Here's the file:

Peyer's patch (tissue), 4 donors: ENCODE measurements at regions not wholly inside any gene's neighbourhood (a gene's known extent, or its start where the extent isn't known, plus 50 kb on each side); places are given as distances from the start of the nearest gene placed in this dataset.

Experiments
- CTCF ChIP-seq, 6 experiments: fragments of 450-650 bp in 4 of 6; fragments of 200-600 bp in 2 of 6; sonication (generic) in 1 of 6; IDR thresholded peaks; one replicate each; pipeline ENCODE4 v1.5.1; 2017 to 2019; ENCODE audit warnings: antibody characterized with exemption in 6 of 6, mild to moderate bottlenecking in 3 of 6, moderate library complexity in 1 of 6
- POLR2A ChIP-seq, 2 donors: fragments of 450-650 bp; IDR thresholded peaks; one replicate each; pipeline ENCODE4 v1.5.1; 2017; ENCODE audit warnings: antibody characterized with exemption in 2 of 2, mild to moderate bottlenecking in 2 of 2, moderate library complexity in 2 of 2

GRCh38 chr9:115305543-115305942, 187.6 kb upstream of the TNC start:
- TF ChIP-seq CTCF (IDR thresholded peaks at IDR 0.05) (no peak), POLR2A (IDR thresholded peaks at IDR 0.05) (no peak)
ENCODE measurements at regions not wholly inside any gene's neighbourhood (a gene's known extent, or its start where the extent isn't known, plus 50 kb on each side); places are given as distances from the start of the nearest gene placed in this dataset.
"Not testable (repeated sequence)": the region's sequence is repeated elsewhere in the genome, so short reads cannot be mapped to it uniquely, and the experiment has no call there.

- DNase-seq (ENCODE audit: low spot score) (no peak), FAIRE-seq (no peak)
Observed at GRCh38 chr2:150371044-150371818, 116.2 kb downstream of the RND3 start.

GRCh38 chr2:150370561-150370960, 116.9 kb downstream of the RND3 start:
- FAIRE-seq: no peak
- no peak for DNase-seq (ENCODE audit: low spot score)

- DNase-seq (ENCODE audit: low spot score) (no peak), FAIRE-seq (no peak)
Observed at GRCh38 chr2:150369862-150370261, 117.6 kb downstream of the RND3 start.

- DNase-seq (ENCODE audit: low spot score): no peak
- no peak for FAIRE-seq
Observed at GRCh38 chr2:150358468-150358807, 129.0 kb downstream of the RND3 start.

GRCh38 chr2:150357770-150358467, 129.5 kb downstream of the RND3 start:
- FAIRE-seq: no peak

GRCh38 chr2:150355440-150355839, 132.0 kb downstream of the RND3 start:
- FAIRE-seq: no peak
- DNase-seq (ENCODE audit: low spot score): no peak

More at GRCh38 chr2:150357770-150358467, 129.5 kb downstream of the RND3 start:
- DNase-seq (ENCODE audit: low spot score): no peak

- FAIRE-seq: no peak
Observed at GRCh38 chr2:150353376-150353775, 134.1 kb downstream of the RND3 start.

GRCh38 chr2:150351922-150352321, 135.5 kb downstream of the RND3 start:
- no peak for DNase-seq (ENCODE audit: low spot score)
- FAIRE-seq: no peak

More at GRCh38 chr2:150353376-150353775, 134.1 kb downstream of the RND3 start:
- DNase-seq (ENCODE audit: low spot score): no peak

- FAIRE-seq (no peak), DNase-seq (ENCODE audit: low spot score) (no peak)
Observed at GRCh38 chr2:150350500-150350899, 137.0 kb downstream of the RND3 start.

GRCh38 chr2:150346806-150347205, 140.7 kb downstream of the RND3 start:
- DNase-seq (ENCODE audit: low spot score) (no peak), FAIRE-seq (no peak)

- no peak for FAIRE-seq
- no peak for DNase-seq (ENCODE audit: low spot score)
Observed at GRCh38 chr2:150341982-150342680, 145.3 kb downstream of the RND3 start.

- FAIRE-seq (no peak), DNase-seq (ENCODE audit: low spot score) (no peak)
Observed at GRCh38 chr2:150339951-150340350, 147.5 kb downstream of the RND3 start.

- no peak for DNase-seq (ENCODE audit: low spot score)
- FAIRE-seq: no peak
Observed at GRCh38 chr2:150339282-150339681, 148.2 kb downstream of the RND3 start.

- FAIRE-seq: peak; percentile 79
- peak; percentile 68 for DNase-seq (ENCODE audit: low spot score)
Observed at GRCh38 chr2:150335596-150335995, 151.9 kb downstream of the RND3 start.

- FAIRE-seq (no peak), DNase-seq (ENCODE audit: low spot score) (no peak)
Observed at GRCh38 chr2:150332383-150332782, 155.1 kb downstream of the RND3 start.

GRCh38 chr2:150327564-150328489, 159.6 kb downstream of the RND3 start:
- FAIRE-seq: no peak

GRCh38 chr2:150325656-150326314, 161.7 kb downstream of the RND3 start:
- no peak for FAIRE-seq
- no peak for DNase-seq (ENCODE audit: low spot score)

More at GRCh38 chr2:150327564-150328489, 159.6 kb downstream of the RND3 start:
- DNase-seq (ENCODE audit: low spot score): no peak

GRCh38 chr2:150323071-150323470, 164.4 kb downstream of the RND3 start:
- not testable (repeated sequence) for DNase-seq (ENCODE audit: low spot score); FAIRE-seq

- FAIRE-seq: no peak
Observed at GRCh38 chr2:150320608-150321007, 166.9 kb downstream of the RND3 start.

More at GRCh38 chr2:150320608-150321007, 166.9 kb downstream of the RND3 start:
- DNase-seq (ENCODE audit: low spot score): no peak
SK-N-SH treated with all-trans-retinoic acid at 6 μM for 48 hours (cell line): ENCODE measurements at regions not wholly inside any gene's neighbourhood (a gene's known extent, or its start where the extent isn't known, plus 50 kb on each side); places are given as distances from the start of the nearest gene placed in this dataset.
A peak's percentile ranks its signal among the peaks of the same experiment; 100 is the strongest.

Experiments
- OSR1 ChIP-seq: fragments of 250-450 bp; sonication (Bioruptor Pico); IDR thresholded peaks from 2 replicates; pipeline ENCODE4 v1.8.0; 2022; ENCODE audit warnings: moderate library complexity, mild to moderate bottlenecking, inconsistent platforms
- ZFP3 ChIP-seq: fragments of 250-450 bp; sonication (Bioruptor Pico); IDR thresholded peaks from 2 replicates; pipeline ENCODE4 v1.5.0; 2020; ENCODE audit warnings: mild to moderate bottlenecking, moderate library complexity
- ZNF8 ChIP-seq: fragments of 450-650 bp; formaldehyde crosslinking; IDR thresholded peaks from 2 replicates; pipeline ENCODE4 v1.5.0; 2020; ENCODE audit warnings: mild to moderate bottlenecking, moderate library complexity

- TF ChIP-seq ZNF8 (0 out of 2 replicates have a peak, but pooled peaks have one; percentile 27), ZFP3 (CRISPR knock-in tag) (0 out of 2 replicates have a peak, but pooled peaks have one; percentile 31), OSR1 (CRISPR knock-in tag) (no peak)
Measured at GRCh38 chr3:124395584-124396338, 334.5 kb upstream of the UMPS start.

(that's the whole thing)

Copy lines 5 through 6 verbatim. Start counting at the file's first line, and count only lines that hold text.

GRCh38 chr9:115305543-115305942, 187.6 kb upstream of the TNC start:
- TF ChIP-seq CTCF (IDR thresholded peaks at IDR 0.05) (no peak), POLR2A (IDR thresholded peaks at IDR 0.05) (no peak)